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Chaim Potok, an American rabbi
and scholar, was born into an Orthodox Jewish family in 1929.
The eldest son of Polish immigrants, Potok grew up in New York City
and started writing fiction when he was only sixteen years old.
Potok received a rigorous religious and secular education at Yeshiva
University, a school very similar to the fictional Hirsch Seminary
and College in The Chosen. He then received his
rabbinic ordination from the Jewish Theological Seminary and a Ph.D.
in philosophy from the University of Pennsylvania. He died on July 23,
2002 at his home in Pennsylvania.
Potok wrote numerous novels, plays, and short stories,
and was a painter all his life. As an author, Potok is best known
for exploring the interplay between religious Judaism and the broader
secular world, a fundamental tension in his own life.
The Chosen, Potok’s first novel, is
part of a larger tradition of twentieth-century Jewish-American
literature, which includes the authors Abraham Cahan, Henry Roth,
Bernard Malamud, Saul Bellow, Philip Roth, and Cynthia Ozick. The
tensions between tradition and modern American life is a frequent
theme in Jewish literature and, more broadly, in American immigrant
literature. The Chosen explores this theme in an
unusual and distinctive manner, focusing on the ways in which different
Jewish communities attempt to strike a balance between tradition
and modernity, and the tension this effort creates. Instead of becoming
completely assimilated into American culture, Potok’s characters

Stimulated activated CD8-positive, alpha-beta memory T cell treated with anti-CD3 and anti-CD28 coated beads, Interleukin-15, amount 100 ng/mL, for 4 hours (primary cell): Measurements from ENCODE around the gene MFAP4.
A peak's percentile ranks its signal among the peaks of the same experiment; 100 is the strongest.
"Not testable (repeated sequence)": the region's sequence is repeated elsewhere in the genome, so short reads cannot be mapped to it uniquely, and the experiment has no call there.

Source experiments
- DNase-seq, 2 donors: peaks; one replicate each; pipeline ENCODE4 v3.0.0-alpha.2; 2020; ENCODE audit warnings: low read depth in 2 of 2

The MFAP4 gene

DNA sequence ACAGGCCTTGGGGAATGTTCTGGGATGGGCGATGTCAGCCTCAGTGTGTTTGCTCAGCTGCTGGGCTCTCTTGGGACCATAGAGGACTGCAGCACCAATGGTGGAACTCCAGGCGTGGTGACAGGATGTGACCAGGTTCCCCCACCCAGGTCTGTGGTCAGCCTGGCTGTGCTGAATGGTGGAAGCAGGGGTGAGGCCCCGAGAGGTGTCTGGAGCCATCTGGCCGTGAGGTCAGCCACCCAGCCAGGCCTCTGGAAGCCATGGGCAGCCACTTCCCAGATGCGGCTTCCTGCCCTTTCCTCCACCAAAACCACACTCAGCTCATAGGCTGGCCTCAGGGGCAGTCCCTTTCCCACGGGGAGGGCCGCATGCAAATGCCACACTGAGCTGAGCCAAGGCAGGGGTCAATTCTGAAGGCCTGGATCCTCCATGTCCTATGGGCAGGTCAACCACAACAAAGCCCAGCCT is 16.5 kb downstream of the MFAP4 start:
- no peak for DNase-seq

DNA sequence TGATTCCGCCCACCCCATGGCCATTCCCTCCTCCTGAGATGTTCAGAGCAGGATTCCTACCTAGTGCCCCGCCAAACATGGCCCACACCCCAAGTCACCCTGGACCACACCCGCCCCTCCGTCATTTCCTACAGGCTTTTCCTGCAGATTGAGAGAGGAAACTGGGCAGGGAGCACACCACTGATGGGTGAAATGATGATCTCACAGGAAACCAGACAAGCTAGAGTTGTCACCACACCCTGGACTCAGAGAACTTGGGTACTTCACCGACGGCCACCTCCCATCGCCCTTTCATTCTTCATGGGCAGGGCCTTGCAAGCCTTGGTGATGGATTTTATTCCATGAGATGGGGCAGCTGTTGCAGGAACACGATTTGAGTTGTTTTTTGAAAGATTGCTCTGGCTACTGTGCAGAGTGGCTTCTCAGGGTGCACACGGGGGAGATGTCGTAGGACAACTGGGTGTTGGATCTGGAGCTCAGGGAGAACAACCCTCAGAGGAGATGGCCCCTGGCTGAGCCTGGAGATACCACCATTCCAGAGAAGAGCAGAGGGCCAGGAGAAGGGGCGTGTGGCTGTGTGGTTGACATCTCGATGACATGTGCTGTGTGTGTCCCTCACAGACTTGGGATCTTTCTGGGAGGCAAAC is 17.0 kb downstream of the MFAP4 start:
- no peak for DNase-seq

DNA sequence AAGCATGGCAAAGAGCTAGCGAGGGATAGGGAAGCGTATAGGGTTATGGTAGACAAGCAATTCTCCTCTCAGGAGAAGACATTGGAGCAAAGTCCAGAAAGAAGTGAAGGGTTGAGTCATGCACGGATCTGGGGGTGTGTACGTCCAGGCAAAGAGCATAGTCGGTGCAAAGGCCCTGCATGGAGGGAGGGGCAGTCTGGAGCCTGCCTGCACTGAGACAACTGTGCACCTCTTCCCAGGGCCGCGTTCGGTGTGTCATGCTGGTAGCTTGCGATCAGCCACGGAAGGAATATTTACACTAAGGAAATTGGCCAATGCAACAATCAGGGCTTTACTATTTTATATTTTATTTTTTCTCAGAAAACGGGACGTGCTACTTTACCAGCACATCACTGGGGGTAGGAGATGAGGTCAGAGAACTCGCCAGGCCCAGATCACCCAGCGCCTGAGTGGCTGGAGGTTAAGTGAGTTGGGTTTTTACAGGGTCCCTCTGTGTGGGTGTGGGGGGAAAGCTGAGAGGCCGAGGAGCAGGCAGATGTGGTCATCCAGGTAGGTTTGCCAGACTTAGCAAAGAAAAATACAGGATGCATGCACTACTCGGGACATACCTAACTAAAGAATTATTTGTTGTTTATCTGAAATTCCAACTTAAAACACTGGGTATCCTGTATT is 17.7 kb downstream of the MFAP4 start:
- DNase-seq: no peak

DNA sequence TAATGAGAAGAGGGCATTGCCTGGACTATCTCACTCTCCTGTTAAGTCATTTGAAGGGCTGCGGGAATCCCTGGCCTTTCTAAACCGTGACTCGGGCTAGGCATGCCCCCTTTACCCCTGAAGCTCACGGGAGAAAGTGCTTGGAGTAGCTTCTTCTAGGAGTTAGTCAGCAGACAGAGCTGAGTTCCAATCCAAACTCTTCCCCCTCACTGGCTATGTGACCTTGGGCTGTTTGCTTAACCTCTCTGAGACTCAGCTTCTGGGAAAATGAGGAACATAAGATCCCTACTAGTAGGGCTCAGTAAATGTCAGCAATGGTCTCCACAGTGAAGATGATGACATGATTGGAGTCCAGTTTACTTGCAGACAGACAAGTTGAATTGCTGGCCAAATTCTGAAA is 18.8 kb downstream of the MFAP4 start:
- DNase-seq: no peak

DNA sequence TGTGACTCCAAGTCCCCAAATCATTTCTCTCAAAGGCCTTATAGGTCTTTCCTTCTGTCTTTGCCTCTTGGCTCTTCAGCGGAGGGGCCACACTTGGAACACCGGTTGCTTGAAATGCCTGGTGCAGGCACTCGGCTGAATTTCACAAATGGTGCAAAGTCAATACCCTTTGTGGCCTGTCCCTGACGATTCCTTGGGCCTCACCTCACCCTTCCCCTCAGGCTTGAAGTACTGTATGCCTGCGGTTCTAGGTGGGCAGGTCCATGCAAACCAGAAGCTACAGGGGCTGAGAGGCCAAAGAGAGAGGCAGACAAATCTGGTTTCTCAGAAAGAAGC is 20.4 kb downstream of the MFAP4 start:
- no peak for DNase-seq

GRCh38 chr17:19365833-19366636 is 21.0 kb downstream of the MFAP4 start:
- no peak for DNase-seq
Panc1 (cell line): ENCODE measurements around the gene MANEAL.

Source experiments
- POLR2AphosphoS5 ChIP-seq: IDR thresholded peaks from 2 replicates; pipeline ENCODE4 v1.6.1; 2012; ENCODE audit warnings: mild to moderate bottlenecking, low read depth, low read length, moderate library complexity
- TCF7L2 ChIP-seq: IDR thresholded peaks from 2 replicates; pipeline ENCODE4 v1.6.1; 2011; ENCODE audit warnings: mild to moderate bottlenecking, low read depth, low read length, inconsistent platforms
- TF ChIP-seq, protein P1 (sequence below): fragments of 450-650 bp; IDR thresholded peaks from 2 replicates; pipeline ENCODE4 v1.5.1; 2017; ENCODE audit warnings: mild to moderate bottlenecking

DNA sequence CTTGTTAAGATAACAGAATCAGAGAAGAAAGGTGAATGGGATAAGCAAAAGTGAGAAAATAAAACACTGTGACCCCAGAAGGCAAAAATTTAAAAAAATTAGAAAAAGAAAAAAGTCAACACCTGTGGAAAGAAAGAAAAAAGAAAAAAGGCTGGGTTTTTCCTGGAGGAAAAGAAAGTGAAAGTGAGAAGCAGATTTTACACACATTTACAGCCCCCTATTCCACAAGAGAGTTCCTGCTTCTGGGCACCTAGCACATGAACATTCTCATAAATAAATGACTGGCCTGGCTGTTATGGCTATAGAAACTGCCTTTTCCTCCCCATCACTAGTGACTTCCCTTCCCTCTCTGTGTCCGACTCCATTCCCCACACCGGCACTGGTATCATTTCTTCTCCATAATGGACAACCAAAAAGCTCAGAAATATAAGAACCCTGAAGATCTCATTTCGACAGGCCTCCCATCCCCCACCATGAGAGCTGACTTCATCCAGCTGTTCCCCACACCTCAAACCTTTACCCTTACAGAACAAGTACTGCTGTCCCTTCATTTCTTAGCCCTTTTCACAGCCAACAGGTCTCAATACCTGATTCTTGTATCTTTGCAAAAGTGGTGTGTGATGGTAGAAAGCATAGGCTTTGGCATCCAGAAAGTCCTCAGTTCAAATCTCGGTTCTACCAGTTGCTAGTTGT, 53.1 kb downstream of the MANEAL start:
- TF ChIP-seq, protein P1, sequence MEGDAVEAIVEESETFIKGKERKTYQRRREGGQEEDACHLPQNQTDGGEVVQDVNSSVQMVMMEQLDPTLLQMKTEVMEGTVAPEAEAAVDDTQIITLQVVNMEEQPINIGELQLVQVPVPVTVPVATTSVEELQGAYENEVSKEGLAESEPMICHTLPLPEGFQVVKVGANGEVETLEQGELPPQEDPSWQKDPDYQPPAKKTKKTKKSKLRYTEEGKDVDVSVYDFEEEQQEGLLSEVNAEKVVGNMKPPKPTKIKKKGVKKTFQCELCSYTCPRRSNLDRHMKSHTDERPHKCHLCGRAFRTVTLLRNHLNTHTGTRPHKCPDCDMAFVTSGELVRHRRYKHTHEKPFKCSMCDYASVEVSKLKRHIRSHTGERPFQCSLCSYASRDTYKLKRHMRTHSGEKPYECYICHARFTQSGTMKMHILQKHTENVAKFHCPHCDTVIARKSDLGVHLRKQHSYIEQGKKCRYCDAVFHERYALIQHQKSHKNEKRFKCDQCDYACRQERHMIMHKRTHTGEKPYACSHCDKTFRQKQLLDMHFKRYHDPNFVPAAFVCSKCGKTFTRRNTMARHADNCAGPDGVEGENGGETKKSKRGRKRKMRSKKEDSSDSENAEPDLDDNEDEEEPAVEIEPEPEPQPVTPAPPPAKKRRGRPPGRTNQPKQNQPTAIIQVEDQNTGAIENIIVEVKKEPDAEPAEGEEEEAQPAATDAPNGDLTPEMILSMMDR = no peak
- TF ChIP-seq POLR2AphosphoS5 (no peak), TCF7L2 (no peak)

try to balance their religious interests with their secular ones.
The Chosen’s two central
characters are a Hasid and a traditional Orthodox Jew. The Hasidim
are known for their mystical interpretation of Judaism and for their
faithful devotion to their leaders. In contrast, traditional Orthodoxy
emphasizes a rational and intellectual approach to Judaism. The
novel examines Jewish identity from within these contexts by telling
the parallel stories of two Jewish adolescents who are similar enough
to become best friends, yet different enough to change each other’s view
of the world.
Like many of Potok’s novels, The Chosen takes
place at a significant moment in world history. The first third
of the novel unfolds during the Allied offensive in World War II,
the middle third deals with the American Jewish community’s response
to the Holocaust, and the final third is concerned with the Zionist
movement to create a Jewish state in Palestine. These events are
not merely backdrop for the novel, but contribute significantly
to its plot and thematic content. For example, the differing ways
Reb Saunders and David Malter react to the Holocaust indicate a
major difference between them. Reb Saunders’s argues that the murder
of six million Jews is God’s will and that, in response, man can
only wait for God to bring the Messiah. In contrast, David Malter
believes that American Jews must give the Holocaust meaning by preserving
Jewish culture in America and by creating a homeland in Palestine.
This fundamental difference of opinion between the two men eventually
has important consequences for the novel’s plot.
In tracing the friendship of two religious adolescent
boys influenced by their fathers, Potok offers insight into the
challenges of faith facing the American Jewish community in the
wake of the Holocaust. Moreover, the book’s historical backdrop
catalyzes one of the novel’s central conflicts: the conflict between
tradition and modernity. Throughout the novel, characters are forced
to choose between isolating themselves from the outside world and
retreating into tradition—as Reb Saunders advocates—or actively
embracing issues that extend beyond a single community—as demonstrated
by David Malter’s activism. Among other subjects, the novel studies the
different ways of balancing Jewish observance with life in twentieth-century
Ace your assignments with our guide to The Chosen!